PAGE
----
Click here for search results

World Bank Gives Zambia’s Effective Malaria-Fight a US$30 Million Boost

  • The Malaria Booster Program is helping Zambia strengthen its efforts toward overcoming malaria
  • Since 2006, 30 percent more children under five are sleeping under treated bed nets
  • The World Bank is committing an additional $30 million to support Zambia’s fight against malaria

LUSAKA, December 18, 2010—An ambitious program by the government of Zambia to fight malaria has seen dramatic progress against the infectious mosquito-borne disease over the past few years. When the Malaria Booster Program was launched in April 2006, the disease was endemic in all of Zambia’s nine provinces and contributed to an estimated 40 percent of under-five deaths and 20 percent of maternal deaths.

The disease, estimated to decrease gross domestic product in African countries by as much as 1.3 percent per annum, was exacting a high human and economic toll. Malaria was responsible for 50,000 deaths per year. In 2004, malaria alone was responsible for 45 percent of all hospitalizations in Zambia.

The Malaria Booster Program—supported by the World Bank and other development partners—was designed to strengthen Zambia’s efforts to overcome malaria and saw a significant increase in effective preventive measures including indoor spraying and distribution of insecticide treated nets. There were mass information and education campaigns and increased testing with a particular focus on mothers and children whose vulnerability puts them at higher risk.

Fewer deaths among children

The results have been impressive. Child mortality fell by 29 percent in the six years up to 2008—saving an estimated 75,000 children’s lives. Between 2000 and 2008, the annual number of malaria deaths was cut in half, despite growth in the population by almost a third.

Today more than half of children under five years of age sleep under treated bed nets, up from 30 percent four years ago.

While on a visit to the Zambian capital, Lusaka, in December, World Bank Group President Robert B. Zoellick signed an agreement to provide US$30 million in additional financing to support the country’s efforts to overcome malaria and scale up the successes achieved in the first phase of the program.

“Resources from the Malaria Booster Program have contributed to a sharp decline in annual mortality due to malaria as well as to the strengthening of Zambia’s health system,” Zoellick said. “But despite major advances in malaria prevention, the disease remains endemic and is still a leading cause of death, especially among children. We must persist with strong prevention efforts and ensure that health systems are equipped to treat the disease quickly.”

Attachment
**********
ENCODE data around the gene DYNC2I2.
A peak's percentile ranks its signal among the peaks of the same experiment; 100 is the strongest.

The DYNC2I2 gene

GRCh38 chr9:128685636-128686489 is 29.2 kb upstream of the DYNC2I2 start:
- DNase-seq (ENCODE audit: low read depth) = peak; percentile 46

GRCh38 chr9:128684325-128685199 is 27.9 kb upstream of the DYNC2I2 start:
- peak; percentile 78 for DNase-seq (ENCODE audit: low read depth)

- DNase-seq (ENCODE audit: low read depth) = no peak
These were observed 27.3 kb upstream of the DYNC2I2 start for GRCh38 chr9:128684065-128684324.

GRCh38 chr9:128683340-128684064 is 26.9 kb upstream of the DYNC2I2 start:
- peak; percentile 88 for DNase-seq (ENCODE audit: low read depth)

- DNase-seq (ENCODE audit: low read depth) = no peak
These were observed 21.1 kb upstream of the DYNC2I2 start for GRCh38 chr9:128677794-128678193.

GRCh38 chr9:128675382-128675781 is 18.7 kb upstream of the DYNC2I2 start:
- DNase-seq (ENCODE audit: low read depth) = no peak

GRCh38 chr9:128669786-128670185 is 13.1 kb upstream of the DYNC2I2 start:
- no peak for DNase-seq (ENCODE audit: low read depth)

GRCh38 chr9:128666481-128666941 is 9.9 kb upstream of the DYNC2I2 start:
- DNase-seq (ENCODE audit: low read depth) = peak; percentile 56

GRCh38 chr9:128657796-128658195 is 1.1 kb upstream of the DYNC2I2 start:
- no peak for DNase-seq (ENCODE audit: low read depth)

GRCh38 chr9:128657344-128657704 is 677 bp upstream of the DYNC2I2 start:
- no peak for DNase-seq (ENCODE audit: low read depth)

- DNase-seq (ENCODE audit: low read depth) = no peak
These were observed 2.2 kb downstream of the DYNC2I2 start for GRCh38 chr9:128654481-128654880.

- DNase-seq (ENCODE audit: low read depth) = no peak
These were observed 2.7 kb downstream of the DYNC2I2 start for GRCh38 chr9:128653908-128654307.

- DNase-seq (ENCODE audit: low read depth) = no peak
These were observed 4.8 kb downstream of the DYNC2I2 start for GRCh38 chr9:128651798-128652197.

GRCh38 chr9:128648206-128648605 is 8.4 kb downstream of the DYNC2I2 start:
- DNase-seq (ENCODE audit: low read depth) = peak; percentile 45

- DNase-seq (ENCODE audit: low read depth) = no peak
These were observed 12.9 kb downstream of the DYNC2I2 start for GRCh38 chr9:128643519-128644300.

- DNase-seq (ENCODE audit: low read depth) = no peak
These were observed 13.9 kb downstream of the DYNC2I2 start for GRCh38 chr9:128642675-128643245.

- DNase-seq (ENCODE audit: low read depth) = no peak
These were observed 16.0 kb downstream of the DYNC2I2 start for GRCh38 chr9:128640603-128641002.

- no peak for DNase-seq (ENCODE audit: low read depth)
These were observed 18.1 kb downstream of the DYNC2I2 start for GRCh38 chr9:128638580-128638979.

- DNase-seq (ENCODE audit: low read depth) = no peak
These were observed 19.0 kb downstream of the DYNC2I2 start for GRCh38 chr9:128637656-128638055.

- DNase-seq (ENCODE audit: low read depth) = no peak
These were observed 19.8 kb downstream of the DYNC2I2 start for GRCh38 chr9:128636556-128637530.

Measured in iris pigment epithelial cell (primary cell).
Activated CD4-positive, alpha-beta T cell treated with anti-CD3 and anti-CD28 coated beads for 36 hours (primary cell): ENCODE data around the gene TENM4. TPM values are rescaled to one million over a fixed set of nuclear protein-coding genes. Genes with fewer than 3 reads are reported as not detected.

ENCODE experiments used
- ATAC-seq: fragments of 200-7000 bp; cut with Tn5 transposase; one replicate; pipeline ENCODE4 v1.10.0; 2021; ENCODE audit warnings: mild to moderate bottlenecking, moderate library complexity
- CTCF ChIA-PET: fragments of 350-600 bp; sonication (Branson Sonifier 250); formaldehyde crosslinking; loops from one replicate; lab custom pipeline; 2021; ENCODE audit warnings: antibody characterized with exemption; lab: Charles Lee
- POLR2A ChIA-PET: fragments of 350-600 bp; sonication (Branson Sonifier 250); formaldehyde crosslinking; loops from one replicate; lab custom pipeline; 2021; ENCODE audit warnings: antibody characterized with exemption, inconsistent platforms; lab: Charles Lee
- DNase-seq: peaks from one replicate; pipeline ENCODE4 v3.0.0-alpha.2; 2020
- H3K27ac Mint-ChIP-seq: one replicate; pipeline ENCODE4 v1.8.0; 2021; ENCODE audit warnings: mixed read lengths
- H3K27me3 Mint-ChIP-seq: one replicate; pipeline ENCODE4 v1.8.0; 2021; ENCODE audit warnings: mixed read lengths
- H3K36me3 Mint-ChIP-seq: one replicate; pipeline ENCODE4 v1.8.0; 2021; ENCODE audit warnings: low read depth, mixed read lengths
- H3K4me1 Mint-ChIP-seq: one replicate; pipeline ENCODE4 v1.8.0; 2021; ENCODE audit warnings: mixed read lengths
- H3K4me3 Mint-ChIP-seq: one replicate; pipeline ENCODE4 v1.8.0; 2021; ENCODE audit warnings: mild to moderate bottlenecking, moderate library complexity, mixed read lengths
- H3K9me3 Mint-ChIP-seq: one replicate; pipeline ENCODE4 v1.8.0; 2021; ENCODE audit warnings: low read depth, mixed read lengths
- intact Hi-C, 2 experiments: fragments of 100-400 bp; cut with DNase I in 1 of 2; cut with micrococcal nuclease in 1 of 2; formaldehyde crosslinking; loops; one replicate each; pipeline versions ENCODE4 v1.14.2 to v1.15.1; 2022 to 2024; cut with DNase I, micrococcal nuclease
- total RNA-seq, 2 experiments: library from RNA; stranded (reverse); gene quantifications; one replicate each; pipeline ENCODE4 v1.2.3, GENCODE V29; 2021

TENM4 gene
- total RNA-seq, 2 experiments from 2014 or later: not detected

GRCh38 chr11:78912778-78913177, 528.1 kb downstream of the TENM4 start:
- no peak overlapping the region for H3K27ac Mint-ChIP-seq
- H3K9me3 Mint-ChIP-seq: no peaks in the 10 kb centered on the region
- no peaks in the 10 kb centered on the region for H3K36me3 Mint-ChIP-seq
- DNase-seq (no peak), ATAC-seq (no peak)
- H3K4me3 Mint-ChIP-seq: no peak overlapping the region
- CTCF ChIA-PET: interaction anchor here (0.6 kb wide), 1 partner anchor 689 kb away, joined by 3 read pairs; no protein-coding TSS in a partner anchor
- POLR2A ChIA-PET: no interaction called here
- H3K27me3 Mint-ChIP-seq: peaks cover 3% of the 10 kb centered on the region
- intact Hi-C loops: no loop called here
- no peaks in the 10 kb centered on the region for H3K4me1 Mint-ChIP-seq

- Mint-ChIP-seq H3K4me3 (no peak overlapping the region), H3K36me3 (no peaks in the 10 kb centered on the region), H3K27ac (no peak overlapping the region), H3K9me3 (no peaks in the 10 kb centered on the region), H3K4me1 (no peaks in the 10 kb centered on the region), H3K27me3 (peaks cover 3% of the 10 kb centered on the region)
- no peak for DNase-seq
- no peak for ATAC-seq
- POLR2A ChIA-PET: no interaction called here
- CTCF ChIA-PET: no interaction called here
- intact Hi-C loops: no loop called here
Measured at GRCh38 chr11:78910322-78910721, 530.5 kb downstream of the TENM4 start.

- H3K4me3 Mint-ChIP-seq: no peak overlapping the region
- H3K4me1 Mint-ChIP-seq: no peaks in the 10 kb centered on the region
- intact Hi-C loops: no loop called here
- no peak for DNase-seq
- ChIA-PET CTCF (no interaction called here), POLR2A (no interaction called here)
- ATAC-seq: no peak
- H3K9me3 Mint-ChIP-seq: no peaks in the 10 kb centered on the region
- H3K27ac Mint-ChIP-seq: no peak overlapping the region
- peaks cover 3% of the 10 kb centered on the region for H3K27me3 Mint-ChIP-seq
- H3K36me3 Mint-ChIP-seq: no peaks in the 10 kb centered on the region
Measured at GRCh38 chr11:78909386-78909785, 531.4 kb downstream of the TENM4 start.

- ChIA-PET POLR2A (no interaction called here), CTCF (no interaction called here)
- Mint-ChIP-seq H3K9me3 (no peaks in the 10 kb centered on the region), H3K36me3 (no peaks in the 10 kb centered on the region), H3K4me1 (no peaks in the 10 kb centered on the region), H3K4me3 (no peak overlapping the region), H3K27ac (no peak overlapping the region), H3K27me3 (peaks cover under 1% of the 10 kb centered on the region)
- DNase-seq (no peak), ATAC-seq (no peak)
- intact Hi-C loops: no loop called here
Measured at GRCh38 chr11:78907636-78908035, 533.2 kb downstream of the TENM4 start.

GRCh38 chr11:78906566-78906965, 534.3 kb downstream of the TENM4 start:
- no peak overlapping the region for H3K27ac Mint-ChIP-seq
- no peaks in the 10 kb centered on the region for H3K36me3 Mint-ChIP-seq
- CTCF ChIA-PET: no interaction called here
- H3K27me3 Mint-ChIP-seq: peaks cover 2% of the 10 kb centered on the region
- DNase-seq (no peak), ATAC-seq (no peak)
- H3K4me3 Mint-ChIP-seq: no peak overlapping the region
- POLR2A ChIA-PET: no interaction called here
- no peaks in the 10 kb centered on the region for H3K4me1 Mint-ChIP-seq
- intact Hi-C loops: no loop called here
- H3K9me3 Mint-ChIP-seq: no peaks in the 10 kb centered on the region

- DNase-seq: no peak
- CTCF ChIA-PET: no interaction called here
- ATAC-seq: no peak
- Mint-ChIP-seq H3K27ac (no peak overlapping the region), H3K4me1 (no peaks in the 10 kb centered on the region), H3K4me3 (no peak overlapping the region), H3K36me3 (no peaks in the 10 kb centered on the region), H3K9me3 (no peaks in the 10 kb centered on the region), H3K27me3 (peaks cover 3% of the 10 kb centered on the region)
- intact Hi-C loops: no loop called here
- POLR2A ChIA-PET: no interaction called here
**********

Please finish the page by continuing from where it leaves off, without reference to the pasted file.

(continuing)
Zoellick explained that the World Bank funds will support the government's efforts to address the causes of a recent worrying resurgence in malaria in three provinces and strengthen Zambia’s health system by improving the delivery of maternal and child health services in rural areas.



MALARIA IN ZAMBIA: KEY FACTS AND RESULTS

  • The additional financing for the Malaria Booster Program comprises a zero-interest credit of US$ 30 million and a grant of US$16.76 million from the Health Results Innovation Trust Fund (HRITF). The HRITF is a US$543 million multi-donor trust fund supported by the governments of Norway and the United Kingdom through 2022.
  • Other partners in the program, working closely with the Government of Zambia, include USAID, the Global Fund, the President's Malaria Initiative, the Malaria Control and Evaluation Partnership in Africa, and the UN Special Envoy for Malaria, Ray Chambers.
  • The annual number of malaria deaths fell by more than 50 percent between 2000 and 2008.
  • In the first phase of the Malaria Booster Program, share of households having either an Insecticide Treated Net or conducting Internal Residual Spraying increased from 43 percent to 73 percent.
  • The share of pregnant women who took more than two doses of presumptive treatment for malaria increased from 45 percent to 70 percent.
  • The share of children with severe anemia declined by 33 percent.